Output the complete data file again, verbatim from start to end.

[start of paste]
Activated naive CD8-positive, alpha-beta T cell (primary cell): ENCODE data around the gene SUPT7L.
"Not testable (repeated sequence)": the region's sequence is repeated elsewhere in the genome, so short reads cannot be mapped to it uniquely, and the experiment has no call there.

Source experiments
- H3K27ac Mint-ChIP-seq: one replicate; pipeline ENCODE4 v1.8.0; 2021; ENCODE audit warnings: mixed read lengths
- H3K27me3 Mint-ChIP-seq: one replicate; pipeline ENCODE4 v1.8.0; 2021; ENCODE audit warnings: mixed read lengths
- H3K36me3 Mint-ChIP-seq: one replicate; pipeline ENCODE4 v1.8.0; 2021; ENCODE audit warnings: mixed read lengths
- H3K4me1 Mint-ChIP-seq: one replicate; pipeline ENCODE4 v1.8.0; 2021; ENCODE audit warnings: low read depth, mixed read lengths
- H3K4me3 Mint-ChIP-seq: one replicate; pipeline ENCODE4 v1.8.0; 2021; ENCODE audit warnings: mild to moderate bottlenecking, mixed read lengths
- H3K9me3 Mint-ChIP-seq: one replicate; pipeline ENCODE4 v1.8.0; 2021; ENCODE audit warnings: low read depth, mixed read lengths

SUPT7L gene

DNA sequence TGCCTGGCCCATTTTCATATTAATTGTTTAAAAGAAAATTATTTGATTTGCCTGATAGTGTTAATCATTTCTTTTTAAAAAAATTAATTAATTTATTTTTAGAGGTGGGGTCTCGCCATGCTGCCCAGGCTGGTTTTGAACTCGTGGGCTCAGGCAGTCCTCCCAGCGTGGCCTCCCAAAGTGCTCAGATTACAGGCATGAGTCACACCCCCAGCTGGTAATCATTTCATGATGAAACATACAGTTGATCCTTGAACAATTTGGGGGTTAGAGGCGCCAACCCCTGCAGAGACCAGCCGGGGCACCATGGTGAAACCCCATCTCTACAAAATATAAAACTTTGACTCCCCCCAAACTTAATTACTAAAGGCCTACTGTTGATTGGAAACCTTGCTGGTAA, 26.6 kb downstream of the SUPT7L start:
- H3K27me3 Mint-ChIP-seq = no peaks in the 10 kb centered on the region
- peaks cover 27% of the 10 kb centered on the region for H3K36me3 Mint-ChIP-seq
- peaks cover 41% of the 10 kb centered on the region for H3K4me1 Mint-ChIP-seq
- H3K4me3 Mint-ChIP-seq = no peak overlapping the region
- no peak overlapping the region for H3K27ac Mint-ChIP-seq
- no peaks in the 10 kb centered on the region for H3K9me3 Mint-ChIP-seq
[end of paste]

Activated naive CD8-positive, alpha-beta T cell (primary cell): ENCODE data around the gene SUPT7L.
"Not testable (repeated sequence)": the region's sequence is repeated elsewhere in the genome, so short reads cannot be mapped to it uniquely, and the experiment has no call there.

Source experiments
- H3K27ac Mint-ChIP-seq: one replicate; pipeline ENCODE4 v1.8.0; 2021; ENCODE audit warnings: mixed read lengths
- H3K27me3 Mint-ChIP-seq: one replicate; pipeline ENCODE4 v1.8.0; 2021; ENCODE audit warnings: mixed read lengths
- H3K36me3 Mint-ChIP-seq: one replicate; pipeline ENCODE4 v1.8.0; 2021; ENCODE audit warnings: mixed read lengths
- H3K4me1 Mint-ChIP-seq: one replicate; pipeline ENCODE4 v1.8.0; 2021; ENCODE audit warnings: low read depth, mixed read lengths
- H3K4me3 Mint-ChIP-seq: one replicate; pipeline ENCODE4 v1.8.0; 2021; ENCODE audit warnings: mild to moderate bottlenecking, mixed read lengths
- H3K9me3 Mint-ChIP-seq: one replicate; pipeline ENCODE4 v1.8.0; 2021; ENCODE audit warnings: low read depth, mixed read lengths

SUPT7L gene

DNA sequence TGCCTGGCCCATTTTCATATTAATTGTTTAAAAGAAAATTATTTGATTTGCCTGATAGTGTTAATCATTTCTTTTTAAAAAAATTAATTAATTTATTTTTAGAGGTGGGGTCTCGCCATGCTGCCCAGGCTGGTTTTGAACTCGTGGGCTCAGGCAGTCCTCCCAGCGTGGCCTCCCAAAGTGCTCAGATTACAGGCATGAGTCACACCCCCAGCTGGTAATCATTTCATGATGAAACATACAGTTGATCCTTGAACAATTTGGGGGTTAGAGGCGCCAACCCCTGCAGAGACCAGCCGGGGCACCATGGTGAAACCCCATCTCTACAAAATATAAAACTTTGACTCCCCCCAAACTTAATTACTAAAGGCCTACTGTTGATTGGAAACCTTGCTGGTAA, 26.6 kb downstream of the SUPT7L start:
- H3K27me3 Mint-ChIP-seq = no peaks in the 10 kb centered on the region
- peaks cover 27% of the 10 kb centered on the region for H3K36me3 Mint-ChIP-seq
- peaks cover 41% of the 10 kb centered on the region for H3K4me1 Mint-ChIP-seq
- H3K4me3 Mint-ChIP-seq = no peak overlapping the region
- no peak overlapping the region for H3K27ac Mint-ChIP-seq
- no peaks in the 10 kb centered on the region for H3K9me3 Mint-ChIP-seq